Northern Ontario has seen almost twice as many wildfires this year, with drought to blame – Toronto Star

Smoke rises from the Kenora 51 forest fire in Woodland Caribou Provincial Park in northwestern Ontario, near the Manitoba border on July 15. This year, Ontario has recorded more than 900 wildfires.

By Kristin RushowyQueen’s Park Bureau

Mon., July 26, 20212 min. read

Northern Ontario has seen almost double the number of wildfires this year compared to the 10-year average — with officials blaming drought and lightning.

So far this year, the province has recorded more than 900 wildfires, which is almost double the average of 520. Some 520,000 hectares have burned to date.

The province also says 600 wildland firefighters are battling the blaze, and some 140 fire personnel from other provinces and countries — including Nova Scotia, New Brunswick, Newfoundland and Mexico — are here helping.

Premier Doug Ford is set to visit the command centre in Thunder Bay on Wednesday.

“We’re throwing every single resource we have up there. And I want to thank the federal government for putting resources as well,” Ford said Monday when asked about the fires during an unrelated event in Ottawa.

“But anything they need, they’re going to get, I will spare no expense and we’ll make sure that the resources will always continue until we get these fires under (control).”

A number of First Nation communities and the NDP have been calling for the province to declare a state of emergency.

MPP Judith Monteith-Farrell, who represents Thunder Bay-Atikokan, called the situation severe and “ever-changing.”

“The number of fires and the number of ones that are under control can change hourly,” said Monteith-Farrell, her party’s critic for natural resources, forestry and mines.

“It is an urgent situation where we have close to 150 active fires and a good number of those are not under control. We have heavy smoke and we have communities being evacuated, and also people who have left their homes.”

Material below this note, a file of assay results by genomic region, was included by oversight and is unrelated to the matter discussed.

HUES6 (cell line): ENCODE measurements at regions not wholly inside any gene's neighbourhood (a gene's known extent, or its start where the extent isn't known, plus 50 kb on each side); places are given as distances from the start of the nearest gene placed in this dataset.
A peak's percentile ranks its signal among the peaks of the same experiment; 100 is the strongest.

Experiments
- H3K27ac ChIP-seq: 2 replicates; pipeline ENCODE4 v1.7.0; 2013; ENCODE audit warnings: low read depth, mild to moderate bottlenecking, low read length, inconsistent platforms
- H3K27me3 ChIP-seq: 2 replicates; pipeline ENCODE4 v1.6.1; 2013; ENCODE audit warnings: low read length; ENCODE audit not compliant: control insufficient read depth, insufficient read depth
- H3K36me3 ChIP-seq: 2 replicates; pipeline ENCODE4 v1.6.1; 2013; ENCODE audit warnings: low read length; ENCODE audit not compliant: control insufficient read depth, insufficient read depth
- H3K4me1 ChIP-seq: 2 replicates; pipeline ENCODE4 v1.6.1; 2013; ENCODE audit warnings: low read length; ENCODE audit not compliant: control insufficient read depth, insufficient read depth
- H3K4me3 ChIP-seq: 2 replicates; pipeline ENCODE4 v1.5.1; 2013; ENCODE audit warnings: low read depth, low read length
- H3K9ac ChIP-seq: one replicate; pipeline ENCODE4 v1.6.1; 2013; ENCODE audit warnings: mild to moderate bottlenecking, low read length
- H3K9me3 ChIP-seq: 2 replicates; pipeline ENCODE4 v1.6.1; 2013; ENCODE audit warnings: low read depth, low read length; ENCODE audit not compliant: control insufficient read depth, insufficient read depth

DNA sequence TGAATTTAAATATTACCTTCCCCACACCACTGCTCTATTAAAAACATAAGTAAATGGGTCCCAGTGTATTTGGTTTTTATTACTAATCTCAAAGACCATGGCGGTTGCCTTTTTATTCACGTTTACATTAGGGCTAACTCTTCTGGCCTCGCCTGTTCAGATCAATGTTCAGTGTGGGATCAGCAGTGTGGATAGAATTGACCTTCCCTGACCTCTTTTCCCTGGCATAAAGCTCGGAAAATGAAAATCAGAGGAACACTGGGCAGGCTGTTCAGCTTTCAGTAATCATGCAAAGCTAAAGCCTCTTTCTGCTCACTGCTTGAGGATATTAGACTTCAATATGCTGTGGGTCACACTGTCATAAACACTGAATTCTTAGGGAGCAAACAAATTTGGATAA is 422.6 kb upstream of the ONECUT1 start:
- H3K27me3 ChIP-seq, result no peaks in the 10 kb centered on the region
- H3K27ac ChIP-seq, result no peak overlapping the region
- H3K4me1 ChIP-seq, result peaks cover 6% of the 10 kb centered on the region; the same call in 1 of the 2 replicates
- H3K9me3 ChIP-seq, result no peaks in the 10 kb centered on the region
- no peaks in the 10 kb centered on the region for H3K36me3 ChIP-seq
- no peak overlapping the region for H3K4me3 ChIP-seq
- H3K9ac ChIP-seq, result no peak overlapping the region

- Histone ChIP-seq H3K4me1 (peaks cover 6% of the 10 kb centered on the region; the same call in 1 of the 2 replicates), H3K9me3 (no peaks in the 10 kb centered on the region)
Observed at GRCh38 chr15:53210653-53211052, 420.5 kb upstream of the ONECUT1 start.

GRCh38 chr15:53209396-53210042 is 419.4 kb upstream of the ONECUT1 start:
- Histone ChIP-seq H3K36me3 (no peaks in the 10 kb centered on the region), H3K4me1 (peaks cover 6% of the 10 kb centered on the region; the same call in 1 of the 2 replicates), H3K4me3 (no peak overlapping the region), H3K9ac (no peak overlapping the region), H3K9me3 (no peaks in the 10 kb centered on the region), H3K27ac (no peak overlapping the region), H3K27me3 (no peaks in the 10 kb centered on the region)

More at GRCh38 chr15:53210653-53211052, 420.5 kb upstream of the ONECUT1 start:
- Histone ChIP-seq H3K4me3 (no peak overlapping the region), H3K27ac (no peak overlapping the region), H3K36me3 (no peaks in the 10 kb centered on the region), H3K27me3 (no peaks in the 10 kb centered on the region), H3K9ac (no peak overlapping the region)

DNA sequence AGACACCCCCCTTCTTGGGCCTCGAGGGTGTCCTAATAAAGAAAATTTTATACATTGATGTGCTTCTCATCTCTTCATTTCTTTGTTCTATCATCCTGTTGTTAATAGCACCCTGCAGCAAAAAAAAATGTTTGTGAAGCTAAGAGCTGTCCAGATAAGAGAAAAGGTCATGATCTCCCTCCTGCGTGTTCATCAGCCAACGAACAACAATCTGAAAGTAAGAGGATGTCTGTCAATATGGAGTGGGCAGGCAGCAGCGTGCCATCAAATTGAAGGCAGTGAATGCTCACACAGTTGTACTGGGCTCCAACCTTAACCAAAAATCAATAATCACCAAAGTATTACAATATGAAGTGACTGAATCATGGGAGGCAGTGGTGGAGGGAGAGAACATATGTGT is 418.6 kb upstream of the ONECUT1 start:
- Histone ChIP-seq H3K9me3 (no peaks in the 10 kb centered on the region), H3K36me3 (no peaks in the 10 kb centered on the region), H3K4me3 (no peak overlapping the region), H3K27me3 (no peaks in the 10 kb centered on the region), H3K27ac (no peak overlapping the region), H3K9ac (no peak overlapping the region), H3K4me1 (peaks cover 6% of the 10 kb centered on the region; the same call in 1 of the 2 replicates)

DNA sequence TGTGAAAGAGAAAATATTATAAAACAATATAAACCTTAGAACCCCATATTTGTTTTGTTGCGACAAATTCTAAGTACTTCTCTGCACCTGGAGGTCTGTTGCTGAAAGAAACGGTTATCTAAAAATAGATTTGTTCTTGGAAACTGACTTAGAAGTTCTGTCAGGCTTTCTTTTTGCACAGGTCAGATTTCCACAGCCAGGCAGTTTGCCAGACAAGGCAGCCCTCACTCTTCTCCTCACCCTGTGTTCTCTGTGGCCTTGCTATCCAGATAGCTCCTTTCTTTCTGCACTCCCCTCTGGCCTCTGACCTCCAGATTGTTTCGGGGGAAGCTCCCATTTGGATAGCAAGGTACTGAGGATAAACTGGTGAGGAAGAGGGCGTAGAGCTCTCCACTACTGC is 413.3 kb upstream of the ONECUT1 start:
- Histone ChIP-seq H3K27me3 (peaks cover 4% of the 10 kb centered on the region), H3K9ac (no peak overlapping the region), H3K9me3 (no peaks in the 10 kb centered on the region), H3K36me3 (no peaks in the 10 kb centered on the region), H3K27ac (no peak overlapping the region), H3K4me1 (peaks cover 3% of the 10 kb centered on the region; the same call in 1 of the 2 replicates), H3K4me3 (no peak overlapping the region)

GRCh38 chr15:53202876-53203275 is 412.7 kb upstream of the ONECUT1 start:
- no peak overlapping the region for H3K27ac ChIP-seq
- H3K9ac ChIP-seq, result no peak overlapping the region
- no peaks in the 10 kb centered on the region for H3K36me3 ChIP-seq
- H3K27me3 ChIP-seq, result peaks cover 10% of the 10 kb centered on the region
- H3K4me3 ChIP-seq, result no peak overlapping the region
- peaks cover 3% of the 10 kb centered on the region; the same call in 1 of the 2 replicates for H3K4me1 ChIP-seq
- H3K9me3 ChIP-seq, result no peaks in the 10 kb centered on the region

The provinces estimates about 3,000 people have been evacuated from First Nation communities — including Poplar Hill and Deer Lake, as well as some vulnerable residents of Pikangikum First Nation.

She said the state of emergency is necessary “because it really cuts down the red tape — you are able to react far quicker, can call on resources from other ministries and different areas, you can make decisions and in this kind of situation, that’s important.”

The province, however, has said the situation is not as intense or severe as it needs to be in order to declare a state of emergency.

Solicitor General Sylvia Jones and Greg Rickford, minister of natural resources and forestry, said in a joint statement that “all requests for evacuations have been facilitated by the province, and more than 600 wildland firefighters continue their efforts to contain and suppress the fires in the northwest, utilizing all available land and aerial equipment to protect people and property.”

“As this year’s wildfire season continues, we continue to support communities in the north, and remain ready to provide all necessary additional support as required. We are working closely with the federal government, which is responsible for the health, safety, and well-being of First Nation communities on-reserve,” it said.